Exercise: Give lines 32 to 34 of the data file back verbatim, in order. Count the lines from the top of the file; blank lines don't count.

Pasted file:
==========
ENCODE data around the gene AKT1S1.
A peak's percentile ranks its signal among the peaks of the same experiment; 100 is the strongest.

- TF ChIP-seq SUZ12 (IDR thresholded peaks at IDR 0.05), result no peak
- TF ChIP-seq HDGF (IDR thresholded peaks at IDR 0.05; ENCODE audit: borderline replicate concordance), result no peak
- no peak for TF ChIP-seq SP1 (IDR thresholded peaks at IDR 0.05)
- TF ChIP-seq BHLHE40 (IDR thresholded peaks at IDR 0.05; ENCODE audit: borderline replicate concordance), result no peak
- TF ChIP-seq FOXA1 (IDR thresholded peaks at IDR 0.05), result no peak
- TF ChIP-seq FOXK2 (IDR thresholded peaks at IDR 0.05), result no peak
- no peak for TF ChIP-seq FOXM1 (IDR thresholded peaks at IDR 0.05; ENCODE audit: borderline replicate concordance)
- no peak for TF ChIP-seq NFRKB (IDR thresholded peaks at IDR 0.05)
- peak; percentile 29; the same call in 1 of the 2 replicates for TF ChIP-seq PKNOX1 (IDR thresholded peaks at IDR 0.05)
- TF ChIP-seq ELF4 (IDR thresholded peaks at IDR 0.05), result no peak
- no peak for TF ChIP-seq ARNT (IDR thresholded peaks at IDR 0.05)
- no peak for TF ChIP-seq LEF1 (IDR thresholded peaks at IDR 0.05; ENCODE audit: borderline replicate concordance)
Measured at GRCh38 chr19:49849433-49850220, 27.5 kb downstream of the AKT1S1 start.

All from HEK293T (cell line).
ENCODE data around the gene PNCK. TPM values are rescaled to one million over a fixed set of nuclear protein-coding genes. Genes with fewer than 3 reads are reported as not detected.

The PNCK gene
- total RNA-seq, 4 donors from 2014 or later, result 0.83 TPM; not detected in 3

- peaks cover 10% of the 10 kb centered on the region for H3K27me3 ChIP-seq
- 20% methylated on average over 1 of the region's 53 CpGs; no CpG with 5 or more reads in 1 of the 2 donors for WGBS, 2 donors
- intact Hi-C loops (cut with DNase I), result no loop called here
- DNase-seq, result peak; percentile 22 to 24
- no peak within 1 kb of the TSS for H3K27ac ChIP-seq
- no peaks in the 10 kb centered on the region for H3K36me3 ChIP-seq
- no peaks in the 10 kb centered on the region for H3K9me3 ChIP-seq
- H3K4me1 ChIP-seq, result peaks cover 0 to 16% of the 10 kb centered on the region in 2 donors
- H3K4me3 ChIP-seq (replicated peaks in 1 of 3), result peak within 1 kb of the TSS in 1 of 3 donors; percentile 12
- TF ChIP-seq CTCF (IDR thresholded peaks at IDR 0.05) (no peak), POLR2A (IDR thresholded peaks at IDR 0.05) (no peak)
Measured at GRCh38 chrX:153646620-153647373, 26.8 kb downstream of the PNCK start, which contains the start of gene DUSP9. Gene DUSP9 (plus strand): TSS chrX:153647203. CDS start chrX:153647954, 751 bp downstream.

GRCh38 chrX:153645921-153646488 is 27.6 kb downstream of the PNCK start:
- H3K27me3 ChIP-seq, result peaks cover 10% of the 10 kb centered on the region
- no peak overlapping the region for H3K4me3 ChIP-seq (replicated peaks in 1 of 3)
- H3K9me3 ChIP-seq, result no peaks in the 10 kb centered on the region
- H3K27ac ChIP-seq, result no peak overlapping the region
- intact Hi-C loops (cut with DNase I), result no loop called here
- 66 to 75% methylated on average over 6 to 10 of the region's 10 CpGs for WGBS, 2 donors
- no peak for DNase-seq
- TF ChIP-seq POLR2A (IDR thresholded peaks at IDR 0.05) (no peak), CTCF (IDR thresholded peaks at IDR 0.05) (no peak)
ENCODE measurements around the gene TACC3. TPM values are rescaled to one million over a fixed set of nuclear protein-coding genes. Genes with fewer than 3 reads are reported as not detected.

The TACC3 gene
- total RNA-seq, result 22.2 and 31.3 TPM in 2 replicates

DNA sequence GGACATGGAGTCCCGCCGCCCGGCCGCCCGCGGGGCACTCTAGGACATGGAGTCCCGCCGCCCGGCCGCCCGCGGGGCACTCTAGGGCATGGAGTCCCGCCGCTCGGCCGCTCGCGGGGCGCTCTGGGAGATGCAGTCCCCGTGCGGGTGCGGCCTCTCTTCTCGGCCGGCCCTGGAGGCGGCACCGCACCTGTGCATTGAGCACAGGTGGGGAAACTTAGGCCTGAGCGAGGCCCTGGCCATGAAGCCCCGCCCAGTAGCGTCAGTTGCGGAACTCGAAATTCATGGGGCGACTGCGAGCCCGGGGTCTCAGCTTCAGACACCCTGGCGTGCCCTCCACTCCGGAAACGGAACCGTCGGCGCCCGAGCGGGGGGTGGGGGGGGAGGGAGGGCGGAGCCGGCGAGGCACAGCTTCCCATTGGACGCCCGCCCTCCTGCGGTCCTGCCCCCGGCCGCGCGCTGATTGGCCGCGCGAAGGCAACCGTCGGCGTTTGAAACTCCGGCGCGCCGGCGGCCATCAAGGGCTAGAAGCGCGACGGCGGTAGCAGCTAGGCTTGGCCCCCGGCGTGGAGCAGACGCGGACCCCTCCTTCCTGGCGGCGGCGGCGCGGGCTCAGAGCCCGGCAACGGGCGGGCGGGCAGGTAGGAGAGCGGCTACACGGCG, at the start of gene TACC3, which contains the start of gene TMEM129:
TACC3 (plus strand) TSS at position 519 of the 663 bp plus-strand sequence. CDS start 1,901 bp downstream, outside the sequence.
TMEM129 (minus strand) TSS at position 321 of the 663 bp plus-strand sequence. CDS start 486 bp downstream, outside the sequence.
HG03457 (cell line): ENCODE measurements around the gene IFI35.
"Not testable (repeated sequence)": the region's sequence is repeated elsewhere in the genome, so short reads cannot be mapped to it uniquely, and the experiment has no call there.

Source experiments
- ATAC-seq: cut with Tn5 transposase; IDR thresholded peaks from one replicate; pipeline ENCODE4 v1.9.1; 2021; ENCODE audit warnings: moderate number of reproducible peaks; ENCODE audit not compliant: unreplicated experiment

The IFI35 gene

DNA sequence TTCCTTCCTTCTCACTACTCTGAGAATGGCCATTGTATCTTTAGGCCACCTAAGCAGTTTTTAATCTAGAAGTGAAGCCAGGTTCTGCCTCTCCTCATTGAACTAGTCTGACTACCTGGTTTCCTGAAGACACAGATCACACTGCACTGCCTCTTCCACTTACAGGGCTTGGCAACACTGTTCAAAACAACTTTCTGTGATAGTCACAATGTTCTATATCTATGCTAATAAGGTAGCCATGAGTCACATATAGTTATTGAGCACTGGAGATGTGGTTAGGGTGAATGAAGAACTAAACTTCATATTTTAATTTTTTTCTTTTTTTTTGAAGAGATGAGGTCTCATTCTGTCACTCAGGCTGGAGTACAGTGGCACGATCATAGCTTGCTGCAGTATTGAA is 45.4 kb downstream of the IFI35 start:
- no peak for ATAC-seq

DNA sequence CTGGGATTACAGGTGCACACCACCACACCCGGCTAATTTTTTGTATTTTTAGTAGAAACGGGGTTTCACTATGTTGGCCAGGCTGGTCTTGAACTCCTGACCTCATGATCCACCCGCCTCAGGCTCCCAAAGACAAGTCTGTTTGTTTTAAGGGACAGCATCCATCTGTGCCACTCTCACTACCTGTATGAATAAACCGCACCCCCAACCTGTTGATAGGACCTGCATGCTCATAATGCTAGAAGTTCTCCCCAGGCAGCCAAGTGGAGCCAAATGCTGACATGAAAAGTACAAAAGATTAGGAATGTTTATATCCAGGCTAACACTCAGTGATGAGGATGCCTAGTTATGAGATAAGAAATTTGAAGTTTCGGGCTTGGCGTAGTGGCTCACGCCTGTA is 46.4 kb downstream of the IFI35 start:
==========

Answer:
- H3K27me3 ChIP-seq, result peaks cover 10% of the 10 kb centered on the region
- no peak overlapping the region for H3K4me3 ChIP-seq (replicated peaks in 1 of 3)
- H3K9me3 ChIP-seq, result no peaks in the 10 kb centered on the region